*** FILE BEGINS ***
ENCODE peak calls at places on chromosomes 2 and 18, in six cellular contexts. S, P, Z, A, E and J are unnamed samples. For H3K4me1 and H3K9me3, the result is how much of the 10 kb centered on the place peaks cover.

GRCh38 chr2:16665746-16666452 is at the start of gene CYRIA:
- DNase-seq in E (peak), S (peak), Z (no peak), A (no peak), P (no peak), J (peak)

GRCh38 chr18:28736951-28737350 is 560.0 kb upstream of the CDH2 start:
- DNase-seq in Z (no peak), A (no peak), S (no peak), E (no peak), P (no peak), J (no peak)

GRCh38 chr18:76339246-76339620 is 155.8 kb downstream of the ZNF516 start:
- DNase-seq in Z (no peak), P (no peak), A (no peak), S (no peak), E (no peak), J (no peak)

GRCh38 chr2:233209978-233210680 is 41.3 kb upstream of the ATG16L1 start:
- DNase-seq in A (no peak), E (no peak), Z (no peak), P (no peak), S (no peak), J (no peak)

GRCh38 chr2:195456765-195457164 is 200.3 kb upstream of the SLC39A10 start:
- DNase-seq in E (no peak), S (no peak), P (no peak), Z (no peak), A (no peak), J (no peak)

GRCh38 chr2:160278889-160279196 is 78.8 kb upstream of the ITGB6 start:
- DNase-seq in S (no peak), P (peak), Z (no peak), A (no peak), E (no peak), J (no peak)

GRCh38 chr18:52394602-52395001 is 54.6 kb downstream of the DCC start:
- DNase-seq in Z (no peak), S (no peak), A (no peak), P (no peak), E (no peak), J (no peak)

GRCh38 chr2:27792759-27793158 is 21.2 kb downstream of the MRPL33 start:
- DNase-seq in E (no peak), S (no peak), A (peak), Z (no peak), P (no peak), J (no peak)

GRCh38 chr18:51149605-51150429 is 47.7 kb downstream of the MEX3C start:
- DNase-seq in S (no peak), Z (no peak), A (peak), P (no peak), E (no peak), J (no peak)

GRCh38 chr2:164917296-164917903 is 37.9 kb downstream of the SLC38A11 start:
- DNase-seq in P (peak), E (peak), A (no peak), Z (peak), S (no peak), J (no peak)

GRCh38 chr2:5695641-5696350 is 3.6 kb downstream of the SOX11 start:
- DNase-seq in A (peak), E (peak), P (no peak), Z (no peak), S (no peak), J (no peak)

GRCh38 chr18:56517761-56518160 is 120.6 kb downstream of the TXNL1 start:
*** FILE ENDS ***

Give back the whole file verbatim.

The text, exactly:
ENCODE peak calls at places on chromosomes 2 and 18, in six cellular contexts. S, P, Z, A, E and J are unnamed samples. For H3K4me1 and H3K9me3, the result is how much of the 10 kb centered on the place peaks cover.

GRCh38 chr2:16665746-16666452 is at the start of gene CYRIA:
- DNase-seq in E (peak), S (peak), Z (no peak), A (no peak), P (no peak), J (peak)

GRCh38 chr18:28736951-28737350 is 560.0 kb upstream of the CDH2 start:
- DNase-seq in Z (no peak), A (no peak), S (no peak), E (no peak), P (no peak), J (no peak)

GRCh38 chr18:76339246-76339620 is 155.8 kb downstream of the ZNF516 start:
- DNase-seq in Z (no peak), P (no peak), A (no peak), S (no peak), E (no peak), J (no peak)

GRCh38 chr2:233209978-233210680 is 41.3 kb upstream of the ATG16L1 start:
- DNase-seq in A (no peak), E (no peak), Z (no peak), P (no peak), S (no peak), J (no peak)

GRCh38 chr2:195456765-195457164 is 200.3 kb upstream of the SLC39A10 start:
- DNase-seq in E (no peak), S (no peak), P (no peak), Z (no peak), A (no peak), J (no peak)

GRCh38 chr2:160278889-160279196 is 78.8 kb upstream of the ITGB6 start:
- DNase-seq in S (no peak), P (peak), Z (no peak), A (no peak), E (no peak), J (no peak)

GRCh38 chr18:52394602-52395001 is 54.6 kb downstream of the DCC start:
- DNase-seq in Z (no peak), S (no peak), A (no peak), P (no peak), E (no peak), J (no peak)

GRCh38 chr2:27792759-27793158 is 21.2 kb downstream of the MRPL33 start:
- DNase-seq in E (no peak), S (no peak), A (peak), Z (no peak), P (no peak), J (no peak)

GRCh38 chr18:51149605-51150429 is 47.7 kb downstream of the MEX3C start:
- DNase-seq in S (no peak), Z (no peak), A (peak), P (no peak), E (no peak), J (no peak)

GRCh38 chr2:164917296-164917903 is 37.9 kb downstream of the SLC38A11 start:
- DNase-seq in P (peak), E (peak), A (no peak), Z (peak), S (no peak), J (no peak)

GRCh38 chr2:5695641-5696350 is 3.6 kb downstream of the SOX11 start:
- DNase-seq in A (peak), E (peak), P (no peak), Z (no peak), S (no peak), J (no peak)

GRCh38 chr18:56517761-56518160 is 120.6 kb downstream of the TXNL1 start: